NJ would put tampons in school boy restrooms and you’d pay for it (Opinion)
When logic and reason are replaced by emotion and political favors, things go off the rails right quick.
Given the economic crisis in New Jersey with so many small businesses suffering under regulations and taxes if they haven't already closed, you'd think the Legislature would have better things to do than push the absurdity of feminine hygiene products in the boy's bathroom.
The radicals are running the state now, with the extreme-agenda grade school curriculum and the anti-science push that there is essentially no difference between boys and girls, it's all about how you "feel" or "identify."
The basis of the new school curriculum pushed by the department of education is all about gender identity and questioning "birth gender." We saw this disaster as a biological man became the girls swimming champion.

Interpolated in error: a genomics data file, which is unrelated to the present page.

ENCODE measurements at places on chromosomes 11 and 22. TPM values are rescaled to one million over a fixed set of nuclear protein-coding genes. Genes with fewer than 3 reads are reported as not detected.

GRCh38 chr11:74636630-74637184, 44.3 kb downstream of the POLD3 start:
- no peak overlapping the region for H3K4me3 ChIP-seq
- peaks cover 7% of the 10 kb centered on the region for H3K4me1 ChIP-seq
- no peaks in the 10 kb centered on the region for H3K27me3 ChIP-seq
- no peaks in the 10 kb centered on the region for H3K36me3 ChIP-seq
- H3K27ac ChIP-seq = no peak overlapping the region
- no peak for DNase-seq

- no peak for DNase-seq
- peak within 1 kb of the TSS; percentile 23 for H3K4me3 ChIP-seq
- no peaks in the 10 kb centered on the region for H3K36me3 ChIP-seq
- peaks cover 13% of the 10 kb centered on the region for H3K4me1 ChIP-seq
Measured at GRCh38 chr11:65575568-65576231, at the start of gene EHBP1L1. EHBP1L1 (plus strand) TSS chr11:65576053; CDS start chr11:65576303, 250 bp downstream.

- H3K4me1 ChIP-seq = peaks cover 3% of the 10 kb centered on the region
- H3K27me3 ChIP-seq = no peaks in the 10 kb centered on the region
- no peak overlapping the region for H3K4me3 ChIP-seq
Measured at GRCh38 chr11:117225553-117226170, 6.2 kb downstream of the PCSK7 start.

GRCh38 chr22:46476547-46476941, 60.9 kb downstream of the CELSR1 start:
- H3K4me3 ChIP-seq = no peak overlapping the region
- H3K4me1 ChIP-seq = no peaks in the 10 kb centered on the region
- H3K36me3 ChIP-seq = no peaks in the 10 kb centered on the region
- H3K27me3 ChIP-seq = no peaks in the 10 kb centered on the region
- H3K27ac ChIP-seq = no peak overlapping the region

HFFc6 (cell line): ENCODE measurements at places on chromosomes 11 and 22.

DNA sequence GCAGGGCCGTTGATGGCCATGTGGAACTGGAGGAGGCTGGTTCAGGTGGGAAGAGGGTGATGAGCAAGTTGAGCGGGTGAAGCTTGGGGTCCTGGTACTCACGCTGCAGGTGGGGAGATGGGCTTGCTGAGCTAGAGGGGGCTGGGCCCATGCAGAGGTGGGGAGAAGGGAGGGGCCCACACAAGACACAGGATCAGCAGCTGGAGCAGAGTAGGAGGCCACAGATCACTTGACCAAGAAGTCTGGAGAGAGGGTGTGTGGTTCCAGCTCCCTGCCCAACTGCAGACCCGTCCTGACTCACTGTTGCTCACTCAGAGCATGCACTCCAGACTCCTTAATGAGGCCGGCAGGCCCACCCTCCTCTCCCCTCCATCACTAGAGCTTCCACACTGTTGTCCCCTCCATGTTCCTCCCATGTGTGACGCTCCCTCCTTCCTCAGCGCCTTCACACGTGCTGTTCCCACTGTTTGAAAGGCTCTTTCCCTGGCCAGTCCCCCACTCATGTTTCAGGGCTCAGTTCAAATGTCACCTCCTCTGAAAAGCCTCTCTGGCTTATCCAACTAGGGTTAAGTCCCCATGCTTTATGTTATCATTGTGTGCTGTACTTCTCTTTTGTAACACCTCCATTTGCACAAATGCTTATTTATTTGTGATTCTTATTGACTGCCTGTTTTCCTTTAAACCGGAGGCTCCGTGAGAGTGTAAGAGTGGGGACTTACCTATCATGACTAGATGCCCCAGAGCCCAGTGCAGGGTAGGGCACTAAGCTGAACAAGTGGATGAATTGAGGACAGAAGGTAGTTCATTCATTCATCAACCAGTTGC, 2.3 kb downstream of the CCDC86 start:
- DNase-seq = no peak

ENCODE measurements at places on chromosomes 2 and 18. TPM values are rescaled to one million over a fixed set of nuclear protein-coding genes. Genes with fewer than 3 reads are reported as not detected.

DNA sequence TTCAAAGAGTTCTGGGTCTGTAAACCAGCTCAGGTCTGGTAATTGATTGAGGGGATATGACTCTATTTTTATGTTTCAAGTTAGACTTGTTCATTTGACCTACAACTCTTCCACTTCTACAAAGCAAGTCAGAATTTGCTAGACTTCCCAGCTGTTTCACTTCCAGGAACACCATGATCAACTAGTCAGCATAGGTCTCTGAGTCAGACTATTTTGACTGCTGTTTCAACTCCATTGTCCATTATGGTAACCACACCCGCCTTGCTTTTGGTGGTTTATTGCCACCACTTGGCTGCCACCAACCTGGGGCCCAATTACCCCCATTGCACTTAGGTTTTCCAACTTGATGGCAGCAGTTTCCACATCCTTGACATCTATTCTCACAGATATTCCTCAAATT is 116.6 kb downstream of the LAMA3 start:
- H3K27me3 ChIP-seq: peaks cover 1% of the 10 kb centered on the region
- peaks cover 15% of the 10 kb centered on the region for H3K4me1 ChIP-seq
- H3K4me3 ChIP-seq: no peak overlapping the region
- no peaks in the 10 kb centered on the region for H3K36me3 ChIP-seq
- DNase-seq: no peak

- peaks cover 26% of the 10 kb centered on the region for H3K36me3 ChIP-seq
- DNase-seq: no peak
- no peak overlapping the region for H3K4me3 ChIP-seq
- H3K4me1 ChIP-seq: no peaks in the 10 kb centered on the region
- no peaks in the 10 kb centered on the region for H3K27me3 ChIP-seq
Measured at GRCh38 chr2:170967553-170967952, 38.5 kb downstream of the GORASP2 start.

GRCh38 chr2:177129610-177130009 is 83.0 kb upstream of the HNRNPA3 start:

It's time for parents and average people to push back. First of all, there are at least 99 other problems in New Jersey facing parents, kids, and small businesses, and the lack of tampons in the middle school boy's bathroom isn't one of them.
According to bill S1221, sponsored by state Sens. Teresa Ruiz, D-Essex, and Vin Gopal, D-Monmouth, the law would require school districts to provide students in grades 6-12 with "direct access to feminine hygiene products in all of the school bathrooms free of charge."
"Any costs incurred by a school district in complying with the provisions of this bill will be borne by the State," the bill says. "For purposes of this bill, 'feminine hygiene products,' mean tampons and sanitary napkins."
One of the few voices of reason in Trenton, Sen. Mike Doherty, R-Warren, joined me on the show to discuss his opposition to the bill and the next steps in the fight to return some normalcy to the Garden State.
The post above reflects the thoughts and observations of New Jersey 101.5 talk show host Bill Spadea. Any opinions expressed are Bill's own. Bill Spadea is on the air weekdays from 6 to 10 a.m., talkin’ Jersey, taking your calls at 1-800-283-1015.